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Geoff Berner combines politics with dry humour

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A good crowd came out to hear Vancouver based punk accordionist Geoff Berner at the Slice, Wednesday, Dec. 3. Unfortunately Rae Spoon had the flu so wasn’t able to play as scheduled.Geoff Berner returned to Lethbridge. Photo by Richard Amery
 Burt Berner is a bit of enigma. You never know whether to laugh or take to the streets protesting and breaking things after one of his shows which tackle everything from religion to police brutality and urban gentrification. While I missed the first set, I caught a solid set which began with “ Praying to The Volcano God” which immediately drew cheers from the approximately 50 people present. He captivated most of them with just himself and his accordion.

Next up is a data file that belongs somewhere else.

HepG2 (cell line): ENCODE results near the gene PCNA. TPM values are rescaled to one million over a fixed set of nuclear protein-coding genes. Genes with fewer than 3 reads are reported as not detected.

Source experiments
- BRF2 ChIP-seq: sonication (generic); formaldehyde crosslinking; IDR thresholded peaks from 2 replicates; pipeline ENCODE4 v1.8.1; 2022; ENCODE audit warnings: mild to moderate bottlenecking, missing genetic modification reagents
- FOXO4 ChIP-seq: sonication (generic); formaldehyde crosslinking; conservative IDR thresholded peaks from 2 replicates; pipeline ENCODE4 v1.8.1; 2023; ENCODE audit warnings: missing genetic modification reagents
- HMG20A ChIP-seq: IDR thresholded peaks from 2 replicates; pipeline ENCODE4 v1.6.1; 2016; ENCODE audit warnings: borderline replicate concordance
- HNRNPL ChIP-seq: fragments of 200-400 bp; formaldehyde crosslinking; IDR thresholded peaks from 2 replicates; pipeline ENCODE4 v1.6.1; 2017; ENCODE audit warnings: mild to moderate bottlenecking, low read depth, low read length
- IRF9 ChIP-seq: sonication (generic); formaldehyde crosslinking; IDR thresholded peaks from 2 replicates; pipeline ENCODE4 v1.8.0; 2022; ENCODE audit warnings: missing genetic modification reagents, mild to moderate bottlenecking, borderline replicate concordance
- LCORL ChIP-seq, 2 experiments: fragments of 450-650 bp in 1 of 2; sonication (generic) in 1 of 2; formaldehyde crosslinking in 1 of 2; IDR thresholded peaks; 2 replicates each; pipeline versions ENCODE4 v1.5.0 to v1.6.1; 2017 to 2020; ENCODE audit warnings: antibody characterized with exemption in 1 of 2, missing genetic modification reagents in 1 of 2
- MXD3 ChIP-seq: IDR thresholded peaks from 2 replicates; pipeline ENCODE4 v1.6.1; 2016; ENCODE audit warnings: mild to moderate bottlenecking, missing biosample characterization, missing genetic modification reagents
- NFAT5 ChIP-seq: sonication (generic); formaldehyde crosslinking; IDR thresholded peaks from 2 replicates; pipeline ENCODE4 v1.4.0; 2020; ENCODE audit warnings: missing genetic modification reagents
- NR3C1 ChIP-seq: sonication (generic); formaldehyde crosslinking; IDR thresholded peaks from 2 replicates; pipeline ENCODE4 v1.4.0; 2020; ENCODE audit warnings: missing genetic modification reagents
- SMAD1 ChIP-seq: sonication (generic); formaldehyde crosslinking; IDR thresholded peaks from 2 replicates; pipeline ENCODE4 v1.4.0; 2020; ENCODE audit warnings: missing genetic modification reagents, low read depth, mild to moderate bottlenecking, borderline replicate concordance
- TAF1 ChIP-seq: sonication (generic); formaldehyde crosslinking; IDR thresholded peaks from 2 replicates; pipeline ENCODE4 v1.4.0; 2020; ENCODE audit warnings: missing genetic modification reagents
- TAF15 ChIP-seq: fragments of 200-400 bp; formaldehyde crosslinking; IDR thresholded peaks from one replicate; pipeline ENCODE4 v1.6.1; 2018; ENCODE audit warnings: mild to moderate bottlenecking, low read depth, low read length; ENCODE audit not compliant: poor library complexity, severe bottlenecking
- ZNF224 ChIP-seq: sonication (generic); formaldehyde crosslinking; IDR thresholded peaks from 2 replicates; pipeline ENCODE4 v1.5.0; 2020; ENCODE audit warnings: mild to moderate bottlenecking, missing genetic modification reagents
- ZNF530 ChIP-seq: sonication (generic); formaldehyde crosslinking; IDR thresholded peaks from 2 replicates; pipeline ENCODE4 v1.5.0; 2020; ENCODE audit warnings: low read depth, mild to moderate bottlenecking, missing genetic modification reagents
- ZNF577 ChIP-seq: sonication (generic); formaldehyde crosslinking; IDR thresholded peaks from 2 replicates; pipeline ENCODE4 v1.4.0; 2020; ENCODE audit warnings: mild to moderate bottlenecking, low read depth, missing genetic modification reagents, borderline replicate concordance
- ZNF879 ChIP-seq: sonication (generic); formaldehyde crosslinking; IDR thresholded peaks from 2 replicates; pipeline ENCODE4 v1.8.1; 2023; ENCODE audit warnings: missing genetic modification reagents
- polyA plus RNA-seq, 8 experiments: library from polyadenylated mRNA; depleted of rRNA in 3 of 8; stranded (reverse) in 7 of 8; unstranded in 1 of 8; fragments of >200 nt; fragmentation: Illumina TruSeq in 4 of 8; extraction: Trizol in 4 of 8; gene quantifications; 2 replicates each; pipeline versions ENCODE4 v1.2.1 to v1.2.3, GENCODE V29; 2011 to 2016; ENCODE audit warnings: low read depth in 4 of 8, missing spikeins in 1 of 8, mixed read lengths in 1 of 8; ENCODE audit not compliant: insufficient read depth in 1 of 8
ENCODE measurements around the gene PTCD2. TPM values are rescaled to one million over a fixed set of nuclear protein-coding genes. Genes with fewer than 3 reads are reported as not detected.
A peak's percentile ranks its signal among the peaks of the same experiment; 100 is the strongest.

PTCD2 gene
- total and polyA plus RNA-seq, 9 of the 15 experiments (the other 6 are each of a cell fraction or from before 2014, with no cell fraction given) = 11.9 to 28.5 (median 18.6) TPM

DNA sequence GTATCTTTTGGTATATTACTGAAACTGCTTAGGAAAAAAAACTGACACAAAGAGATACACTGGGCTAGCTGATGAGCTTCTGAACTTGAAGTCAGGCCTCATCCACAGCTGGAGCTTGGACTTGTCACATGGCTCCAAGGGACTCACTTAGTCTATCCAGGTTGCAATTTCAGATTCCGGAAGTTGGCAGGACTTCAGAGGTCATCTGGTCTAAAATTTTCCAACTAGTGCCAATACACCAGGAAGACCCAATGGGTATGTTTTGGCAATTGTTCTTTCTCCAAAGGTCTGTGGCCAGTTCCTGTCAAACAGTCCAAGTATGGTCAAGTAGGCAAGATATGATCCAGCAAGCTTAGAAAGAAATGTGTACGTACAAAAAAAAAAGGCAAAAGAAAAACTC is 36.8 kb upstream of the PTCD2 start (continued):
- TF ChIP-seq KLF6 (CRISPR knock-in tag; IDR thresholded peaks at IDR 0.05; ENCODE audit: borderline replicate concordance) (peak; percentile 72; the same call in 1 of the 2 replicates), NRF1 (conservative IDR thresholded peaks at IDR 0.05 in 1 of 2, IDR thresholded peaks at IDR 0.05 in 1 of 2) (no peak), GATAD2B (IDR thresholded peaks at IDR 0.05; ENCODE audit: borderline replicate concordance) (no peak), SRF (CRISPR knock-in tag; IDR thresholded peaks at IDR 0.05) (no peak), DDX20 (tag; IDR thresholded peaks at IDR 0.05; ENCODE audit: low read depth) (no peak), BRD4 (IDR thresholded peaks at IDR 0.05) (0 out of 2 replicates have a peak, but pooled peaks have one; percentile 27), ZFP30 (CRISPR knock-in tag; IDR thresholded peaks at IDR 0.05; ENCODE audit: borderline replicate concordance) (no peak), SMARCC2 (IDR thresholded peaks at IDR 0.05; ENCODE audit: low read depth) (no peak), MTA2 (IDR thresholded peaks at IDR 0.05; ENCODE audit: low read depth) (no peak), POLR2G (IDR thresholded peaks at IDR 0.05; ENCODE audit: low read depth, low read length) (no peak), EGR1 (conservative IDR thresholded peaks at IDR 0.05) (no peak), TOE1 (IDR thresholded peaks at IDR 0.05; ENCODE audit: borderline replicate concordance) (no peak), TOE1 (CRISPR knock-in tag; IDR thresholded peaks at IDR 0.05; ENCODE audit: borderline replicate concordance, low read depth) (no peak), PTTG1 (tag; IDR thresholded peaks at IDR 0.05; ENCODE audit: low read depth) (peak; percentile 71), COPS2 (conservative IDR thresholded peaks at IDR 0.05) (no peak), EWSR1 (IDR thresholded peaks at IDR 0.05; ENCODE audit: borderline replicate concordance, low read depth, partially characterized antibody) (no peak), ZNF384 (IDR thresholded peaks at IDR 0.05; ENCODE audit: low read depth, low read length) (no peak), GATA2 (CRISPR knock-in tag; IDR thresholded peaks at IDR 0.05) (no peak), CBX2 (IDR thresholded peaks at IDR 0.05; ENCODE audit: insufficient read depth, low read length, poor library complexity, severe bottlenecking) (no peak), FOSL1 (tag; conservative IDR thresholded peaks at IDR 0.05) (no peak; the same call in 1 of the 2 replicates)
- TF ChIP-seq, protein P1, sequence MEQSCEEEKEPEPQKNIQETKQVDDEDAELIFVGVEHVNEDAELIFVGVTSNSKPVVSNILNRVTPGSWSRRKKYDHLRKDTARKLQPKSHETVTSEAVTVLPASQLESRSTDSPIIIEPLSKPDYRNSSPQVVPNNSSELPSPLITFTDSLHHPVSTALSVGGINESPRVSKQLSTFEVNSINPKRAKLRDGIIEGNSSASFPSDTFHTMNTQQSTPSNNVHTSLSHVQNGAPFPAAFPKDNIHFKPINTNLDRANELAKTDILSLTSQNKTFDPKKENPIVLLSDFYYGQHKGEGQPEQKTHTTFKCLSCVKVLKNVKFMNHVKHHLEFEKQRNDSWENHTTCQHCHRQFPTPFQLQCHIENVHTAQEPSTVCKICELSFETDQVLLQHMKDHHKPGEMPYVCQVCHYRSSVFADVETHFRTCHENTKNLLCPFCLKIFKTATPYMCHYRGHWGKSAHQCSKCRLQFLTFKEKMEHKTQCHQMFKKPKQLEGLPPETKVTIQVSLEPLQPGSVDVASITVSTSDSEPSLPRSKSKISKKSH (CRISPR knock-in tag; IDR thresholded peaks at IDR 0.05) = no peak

Hits lyrics have deadly serious  undertones but his deadpan delivery  of them, not to mention his between song patter, just makes you want to smile at the very least.
“Settling of Accounts” was definitely one of these straddling the line between the serious and the satirical about trying to get money from shifty bar managers.

“ Unlistenable Song” about “a song so good you don’t ever want to hear it again” was a highlight though he said Rae Spoon usually sings it better than he does. He sounded pretty darn good and hilarious.
 He tapped into his Jewish roots for a song  by a Yiddish poet called “It’s Burning ” for which he alternated the Yiddish lines with the English translations.
“ I feel like I’ve been hitting you with a lot of heavy stuff, so I’ll play something a little lighter,” he said, launching into “ When Didi Gets Her Donkey.” He followed that up with a pair of songs about the gentrification of his hometown of Vancouver including a song about tearing down landmarks and low income neighbourhoods where artists live to build expensive condos.
 He ended his show around 11:30 p.m. by getting the crowd to sing along with “Dalloy Polizei.”